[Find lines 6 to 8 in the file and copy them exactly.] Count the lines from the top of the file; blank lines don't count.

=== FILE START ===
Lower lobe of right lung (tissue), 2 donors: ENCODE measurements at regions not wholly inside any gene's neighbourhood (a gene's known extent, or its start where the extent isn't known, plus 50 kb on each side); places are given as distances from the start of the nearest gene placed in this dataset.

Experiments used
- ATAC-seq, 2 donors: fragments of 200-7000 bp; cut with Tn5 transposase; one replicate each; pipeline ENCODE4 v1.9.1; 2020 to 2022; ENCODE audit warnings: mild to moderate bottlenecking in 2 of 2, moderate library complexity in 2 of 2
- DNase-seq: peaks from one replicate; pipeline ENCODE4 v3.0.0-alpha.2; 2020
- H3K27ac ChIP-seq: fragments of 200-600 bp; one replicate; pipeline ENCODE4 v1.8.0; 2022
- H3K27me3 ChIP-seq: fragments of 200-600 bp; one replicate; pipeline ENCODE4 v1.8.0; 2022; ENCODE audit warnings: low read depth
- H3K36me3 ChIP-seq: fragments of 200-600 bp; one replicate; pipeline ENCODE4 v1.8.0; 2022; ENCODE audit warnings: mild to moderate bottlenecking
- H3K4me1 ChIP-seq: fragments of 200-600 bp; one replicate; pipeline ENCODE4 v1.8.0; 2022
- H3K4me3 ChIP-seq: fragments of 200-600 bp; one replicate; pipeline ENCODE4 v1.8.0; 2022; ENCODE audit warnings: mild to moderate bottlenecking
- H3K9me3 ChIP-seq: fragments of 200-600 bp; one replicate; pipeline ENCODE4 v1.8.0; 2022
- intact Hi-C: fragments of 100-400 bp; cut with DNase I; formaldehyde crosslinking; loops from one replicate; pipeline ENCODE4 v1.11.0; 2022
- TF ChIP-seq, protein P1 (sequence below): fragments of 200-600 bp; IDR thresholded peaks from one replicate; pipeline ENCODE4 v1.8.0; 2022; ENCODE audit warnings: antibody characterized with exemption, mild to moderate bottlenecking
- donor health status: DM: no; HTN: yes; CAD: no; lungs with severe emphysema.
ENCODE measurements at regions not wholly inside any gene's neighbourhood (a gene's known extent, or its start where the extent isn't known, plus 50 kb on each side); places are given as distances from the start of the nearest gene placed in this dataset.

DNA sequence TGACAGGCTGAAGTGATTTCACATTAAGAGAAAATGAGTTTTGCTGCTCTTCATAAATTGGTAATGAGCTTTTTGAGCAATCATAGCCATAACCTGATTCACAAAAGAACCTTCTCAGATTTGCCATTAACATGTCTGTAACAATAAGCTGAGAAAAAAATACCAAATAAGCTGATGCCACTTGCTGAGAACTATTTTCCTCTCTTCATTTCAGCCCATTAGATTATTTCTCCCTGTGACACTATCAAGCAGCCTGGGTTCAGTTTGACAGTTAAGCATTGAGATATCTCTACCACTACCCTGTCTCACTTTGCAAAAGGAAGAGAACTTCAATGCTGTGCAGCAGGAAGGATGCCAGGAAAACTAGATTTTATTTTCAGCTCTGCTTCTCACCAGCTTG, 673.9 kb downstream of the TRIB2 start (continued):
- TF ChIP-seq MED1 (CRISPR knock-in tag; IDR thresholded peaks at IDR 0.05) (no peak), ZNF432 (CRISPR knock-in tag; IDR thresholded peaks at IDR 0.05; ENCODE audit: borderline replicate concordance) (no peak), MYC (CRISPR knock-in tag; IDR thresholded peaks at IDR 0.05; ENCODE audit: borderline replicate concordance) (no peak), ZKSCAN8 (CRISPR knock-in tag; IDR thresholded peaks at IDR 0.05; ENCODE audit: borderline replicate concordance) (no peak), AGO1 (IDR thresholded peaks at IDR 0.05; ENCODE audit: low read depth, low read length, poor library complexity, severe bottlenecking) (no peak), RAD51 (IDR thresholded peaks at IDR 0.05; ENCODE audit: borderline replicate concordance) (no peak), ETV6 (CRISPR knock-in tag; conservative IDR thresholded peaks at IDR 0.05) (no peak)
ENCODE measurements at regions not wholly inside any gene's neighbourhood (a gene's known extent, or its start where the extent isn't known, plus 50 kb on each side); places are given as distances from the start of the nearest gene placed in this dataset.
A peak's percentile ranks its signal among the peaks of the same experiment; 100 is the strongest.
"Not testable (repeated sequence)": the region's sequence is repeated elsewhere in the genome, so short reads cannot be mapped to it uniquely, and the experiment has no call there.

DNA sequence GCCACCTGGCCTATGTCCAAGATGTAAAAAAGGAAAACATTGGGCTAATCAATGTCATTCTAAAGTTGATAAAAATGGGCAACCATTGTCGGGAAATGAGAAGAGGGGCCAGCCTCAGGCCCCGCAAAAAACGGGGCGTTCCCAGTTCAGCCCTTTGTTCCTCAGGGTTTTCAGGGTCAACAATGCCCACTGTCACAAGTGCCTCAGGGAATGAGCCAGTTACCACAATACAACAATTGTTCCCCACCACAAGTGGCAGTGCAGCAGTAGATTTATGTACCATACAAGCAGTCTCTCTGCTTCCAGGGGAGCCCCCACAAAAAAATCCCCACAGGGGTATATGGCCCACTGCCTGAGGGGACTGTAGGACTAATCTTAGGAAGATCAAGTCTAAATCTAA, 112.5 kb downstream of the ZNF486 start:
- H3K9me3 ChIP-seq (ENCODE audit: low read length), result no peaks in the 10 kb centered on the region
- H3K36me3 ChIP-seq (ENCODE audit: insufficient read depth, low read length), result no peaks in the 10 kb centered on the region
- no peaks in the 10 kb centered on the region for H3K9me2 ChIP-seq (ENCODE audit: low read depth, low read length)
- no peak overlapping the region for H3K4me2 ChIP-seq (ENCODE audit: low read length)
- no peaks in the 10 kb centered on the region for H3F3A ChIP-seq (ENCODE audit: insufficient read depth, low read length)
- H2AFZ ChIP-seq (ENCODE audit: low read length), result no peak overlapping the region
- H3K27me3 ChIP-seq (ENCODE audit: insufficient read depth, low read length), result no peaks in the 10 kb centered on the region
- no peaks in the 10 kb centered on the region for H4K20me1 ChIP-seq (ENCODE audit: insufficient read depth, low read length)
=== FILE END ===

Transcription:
- H3K27me3 ChIP-seq: fragments of 200-600 bp; one replicate; pipeline ENCODE4 v1.8.0; 2022; ENCODE audit warnings: low read depth
- H3K36me3 ChIP-seq: fragments of 200-600 bp; one replicate; pipeline ENCODE4 v1.8.0; 2022; ENCODE audit warnings: mild to moderate bottlenecking
- H3K4me1 ChIP-seq: fragments of 200-600 bp; one replicate; pipeline ENCODE4 v1.8.0; 2022